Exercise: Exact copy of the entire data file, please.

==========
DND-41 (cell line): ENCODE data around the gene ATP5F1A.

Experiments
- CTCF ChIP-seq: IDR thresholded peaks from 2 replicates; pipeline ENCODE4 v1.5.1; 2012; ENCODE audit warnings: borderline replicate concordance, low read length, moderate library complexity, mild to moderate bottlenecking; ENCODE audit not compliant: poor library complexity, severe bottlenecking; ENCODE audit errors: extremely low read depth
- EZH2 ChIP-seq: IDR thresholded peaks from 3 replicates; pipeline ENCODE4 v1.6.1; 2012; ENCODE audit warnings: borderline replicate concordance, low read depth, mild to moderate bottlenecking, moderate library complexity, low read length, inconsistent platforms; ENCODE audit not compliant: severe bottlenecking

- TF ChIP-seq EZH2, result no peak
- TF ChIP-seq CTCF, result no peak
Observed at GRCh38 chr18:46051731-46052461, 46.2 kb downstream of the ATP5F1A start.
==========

DND-41 (cell line): ENCODE data around the gene ATP5F1A.

Experiments
- CTCF ChIP-seq: IDR thresholded peaks from 2 replicates; pipeline ENCODE4 v1.5.1; 2012; ENCODE audit warnings: borderline replicate concordance, low read length, moderate library complexity, mild to moderate bottlenecking; ENCODE audit not compliant: poor library complexity, severe bottlenecking; ENCODE audit errors: extremely low read depth
- EZH2 ChIP-seq: IDR thresholded peaks from 3 replicates; pipeline ENCODE4 v1.6.1; 2012; ENCODE audit warnings: borderline replicate concordance, low read depth, mild to moderate bottlenecking, moderate library complexity, low read length, inconsistent platforms; ENCODE audit not compliant: severe bottlenecking

- TF ChIP-seq EZH2, result no peak
- TF ChIP-seq CTCF, result no peak
Observed at GRCh38 chr18:46051731-46052461, 46.2 kb downstream of the ATP5F1A start.